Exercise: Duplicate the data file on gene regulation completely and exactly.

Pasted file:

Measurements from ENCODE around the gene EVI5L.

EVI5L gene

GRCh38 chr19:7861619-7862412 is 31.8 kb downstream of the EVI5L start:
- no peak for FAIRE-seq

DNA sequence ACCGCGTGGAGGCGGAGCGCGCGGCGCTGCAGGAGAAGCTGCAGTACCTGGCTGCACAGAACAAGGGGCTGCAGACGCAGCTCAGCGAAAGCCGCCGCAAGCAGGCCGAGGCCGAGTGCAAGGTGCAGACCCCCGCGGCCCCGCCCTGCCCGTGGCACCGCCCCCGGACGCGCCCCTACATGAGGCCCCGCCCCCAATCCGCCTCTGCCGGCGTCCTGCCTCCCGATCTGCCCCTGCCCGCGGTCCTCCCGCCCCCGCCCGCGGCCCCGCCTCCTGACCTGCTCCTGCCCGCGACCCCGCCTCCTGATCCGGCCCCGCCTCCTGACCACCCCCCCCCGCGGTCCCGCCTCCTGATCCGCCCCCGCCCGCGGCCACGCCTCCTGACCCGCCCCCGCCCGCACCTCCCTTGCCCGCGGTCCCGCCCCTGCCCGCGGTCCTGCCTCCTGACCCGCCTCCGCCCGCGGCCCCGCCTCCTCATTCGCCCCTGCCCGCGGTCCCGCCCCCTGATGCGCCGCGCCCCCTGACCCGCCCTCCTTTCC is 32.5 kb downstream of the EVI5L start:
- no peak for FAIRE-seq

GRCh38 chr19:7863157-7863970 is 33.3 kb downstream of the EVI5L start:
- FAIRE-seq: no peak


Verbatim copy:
Measurements from ENCODE around the gene EVI5L.

EVI5L gene

GRCh38 chr19:7861619-7862412 is 31.8 kb downstream of the EVI5L start:
- no peak for FAIRE-seq

DNA sequence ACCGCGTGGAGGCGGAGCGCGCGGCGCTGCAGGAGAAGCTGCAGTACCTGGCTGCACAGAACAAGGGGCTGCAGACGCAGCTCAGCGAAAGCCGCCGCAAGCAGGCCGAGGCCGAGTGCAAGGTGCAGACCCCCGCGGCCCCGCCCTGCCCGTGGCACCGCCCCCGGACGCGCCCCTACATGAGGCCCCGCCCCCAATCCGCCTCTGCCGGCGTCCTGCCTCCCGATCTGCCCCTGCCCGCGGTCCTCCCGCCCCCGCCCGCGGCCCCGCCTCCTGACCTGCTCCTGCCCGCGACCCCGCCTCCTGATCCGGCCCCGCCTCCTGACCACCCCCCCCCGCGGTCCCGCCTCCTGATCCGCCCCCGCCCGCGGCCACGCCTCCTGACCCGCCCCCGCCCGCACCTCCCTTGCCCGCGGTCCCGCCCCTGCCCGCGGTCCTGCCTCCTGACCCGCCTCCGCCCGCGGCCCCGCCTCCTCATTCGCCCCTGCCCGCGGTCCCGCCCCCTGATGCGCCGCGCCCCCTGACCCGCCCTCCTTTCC is 32.5 kb downstream of the EVI5L start:
- no peak for FAIRE-seq

GRCh38 chr19:7863157-7863970 is 33.3 kb downstream of the EVI5L start:
- FAIRE-seq: no peak